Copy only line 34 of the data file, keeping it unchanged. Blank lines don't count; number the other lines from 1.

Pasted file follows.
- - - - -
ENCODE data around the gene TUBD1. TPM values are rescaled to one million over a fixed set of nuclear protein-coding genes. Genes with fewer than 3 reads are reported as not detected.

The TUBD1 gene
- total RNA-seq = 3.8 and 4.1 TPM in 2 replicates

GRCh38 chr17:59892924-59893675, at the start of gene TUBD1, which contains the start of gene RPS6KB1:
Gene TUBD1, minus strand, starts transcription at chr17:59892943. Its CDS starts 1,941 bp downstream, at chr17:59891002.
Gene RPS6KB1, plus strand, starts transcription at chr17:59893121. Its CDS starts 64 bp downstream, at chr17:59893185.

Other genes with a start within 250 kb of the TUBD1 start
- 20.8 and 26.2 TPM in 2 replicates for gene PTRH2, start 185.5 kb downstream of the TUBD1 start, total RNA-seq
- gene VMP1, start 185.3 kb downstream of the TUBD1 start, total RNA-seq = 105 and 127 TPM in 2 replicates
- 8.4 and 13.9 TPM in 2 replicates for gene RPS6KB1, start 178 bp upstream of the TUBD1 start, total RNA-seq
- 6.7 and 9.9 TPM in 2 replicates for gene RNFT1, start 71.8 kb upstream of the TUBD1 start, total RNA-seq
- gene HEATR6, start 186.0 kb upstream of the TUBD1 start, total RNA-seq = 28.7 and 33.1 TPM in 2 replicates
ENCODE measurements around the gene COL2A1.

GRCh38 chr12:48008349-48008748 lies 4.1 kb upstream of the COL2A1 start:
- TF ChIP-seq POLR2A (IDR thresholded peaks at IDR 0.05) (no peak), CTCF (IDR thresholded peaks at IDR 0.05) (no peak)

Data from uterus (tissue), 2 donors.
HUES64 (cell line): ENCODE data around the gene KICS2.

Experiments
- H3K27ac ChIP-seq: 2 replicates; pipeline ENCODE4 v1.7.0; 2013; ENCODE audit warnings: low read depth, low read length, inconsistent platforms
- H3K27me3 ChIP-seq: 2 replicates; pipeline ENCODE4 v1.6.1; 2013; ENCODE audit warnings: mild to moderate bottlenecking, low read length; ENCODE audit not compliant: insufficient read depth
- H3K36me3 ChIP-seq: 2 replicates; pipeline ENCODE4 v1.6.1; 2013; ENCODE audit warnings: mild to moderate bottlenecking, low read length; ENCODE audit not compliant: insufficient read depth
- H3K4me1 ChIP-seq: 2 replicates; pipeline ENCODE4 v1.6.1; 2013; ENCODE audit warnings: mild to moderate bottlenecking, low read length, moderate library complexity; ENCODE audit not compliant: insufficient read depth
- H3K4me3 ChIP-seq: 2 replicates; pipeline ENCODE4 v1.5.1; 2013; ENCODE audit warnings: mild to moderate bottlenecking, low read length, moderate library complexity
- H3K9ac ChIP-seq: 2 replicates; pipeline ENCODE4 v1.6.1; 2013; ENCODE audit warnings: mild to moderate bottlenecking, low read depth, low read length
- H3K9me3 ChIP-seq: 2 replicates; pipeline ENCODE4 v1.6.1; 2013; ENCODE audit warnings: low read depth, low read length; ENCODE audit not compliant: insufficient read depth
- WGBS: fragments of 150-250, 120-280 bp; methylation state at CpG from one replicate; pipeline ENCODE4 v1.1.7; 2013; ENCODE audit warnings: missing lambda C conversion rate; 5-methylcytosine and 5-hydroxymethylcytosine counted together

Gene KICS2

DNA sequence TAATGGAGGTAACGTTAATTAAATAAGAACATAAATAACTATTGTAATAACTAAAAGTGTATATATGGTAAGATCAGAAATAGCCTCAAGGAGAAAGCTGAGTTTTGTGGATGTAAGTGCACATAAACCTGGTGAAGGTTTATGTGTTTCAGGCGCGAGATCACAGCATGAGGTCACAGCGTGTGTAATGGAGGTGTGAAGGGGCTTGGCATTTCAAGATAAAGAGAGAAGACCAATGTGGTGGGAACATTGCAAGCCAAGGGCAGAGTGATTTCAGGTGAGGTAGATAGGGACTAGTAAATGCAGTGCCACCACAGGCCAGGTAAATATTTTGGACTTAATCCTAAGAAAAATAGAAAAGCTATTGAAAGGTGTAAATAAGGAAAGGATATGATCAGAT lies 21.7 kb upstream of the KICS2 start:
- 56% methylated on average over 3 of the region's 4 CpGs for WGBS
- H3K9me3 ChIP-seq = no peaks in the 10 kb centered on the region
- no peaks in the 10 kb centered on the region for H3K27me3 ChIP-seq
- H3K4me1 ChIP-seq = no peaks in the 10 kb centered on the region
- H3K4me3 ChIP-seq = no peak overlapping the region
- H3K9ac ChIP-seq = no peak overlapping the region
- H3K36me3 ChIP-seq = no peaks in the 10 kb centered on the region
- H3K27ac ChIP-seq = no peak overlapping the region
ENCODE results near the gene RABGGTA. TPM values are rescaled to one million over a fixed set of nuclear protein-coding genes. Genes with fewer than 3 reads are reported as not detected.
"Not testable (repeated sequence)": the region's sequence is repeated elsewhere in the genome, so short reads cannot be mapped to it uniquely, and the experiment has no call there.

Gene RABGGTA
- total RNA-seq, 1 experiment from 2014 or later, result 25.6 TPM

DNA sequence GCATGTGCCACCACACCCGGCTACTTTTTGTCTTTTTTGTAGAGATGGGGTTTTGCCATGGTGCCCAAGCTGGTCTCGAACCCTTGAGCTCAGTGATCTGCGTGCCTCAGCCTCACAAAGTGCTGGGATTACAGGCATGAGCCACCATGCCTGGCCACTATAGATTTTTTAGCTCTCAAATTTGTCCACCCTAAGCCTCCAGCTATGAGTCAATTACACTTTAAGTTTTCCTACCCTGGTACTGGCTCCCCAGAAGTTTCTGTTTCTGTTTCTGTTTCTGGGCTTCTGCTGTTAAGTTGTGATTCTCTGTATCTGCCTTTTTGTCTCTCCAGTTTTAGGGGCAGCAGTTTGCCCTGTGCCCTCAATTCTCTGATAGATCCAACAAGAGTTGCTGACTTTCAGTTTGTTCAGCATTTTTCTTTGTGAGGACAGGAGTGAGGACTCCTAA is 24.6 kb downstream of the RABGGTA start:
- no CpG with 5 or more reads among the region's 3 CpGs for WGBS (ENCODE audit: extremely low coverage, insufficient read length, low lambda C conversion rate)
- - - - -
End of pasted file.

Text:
- H3K9ac ChIP-seq = no peak overlapping the region